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Posted: June 15, 2009
Synthetic biology: Feasibility of the open source movement
(Nanowerk News) Synthetic biology is developing into one of the most exciting fields in science and technology and is receiving increased attention from venture capitalists, government and university laboratories, major corporations, and startup companies. This emerging technology promises not only to enable cheap, lifesaving new drugs, but also to yield innovative biofuels that can help address the world’s energy problems.
Today, advances in synthetic biology are still largely confined to the laboratory, but it is evident from early successes that the industrial potential is high. For instance, estimates by the independent research and advisory firm Lux Research indicate that one-fifth of the chemical industry (now estimated at $1.8 trillion) could be dependent on synthetic biology by 2015.
In an attempt to enable the technology’s potential, some synthetic biologists are building their own brand of open source science. But as these researchers develop the necessary technological tools to realize synthetic biology’s promises, there is as yet no legal framework to regulate the use and ownership of the information being created.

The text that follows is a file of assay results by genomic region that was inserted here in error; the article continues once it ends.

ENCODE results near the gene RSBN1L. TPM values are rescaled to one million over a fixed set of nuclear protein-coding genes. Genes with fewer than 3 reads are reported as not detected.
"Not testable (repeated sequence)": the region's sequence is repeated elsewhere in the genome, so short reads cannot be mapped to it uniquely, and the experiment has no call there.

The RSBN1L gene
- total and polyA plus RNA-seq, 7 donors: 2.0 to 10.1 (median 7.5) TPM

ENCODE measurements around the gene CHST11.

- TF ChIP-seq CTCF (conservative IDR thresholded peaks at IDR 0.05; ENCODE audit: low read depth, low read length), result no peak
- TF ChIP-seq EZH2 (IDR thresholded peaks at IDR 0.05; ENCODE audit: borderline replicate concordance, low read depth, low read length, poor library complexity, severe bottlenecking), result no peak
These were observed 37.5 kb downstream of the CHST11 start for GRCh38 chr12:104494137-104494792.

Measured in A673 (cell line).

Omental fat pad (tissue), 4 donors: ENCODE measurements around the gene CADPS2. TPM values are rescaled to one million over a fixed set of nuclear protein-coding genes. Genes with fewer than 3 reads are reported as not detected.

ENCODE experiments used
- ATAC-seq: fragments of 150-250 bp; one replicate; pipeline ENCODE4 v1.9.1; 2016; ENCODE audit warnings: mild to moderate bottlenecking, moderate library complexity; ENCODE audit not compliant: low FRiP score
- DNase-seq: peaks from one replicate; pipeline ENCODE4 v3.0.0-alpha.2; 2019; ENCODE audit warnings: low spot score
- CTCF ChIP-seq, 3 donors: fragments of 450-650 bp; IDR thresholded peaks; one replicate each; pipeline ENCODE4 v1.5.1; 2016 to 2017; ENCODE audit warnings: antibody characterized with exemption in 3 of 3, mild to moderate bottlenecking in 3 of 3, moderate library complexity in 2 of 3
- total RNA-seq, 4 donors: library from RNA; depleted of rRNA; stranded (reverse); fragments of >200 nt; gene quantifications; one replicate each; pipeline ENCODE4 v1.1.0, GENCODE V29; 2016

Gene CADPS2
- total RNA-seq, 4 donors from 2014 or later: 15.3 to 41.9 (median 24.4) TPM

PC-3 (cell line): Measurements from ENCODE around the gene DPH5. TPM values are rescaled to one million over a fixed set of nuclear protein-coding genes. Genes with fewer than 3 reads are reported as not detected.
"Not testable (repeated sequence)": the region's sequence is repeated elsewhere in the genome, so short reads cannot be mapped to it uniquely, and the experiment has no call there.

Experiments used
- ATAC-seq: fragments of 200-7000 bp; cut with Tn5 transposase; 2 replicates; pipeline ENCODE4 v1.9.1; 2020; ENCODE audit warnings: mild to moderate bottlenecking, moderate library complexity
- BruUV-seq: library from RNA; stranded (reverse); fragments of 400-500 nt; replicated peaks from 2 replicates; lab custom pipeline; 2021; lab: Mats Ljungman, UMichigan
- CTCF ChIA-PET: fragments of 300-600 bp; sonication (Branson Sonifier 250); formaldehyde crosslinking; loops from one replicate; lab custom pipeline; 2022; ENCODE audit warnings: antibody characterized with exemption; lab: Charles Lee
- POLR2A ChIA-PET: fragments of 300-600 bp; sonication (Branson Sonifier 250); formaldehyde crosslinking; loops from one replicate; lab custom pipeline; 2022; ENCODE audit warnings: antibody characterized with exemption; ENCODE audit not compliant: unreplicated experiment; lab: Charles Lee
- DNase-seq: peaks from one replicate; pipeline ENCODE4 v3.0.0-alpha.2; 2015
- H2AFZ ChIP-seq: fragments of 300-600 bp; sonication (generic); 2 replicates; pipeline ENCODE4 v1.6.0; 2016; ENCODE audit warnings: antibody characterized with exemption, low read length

Will this open source movement succeed? Are life sciences companies ready for open source? What level of intellectual property (IP) protection is necessary to secure industry and venture capital involvement and promote innovation? And does open source raise broader social issues? On June 17, a panel of representatives from various sectors will discuss the major challenges to future IP developments related to synthetic biology, identify key steps to addressing these challenges, and examine a number of current tensions surrounding issues of use and ownership.
Wednesday, June 17, 2009, 12:30-1:30 PM (light lunch available at 12 noon)
Arti K. Rai, Elvin R. Latty Professor of Law, Duke Law School
Mark Bünger, Director of Research, Lux Research
Pat Mooney, Executive Director, ETC Group
David Rejeski, Moderator, Director, Synthetic Biology Project
5th Floor Conference Room, Woodrow Wilson International Center for Scholars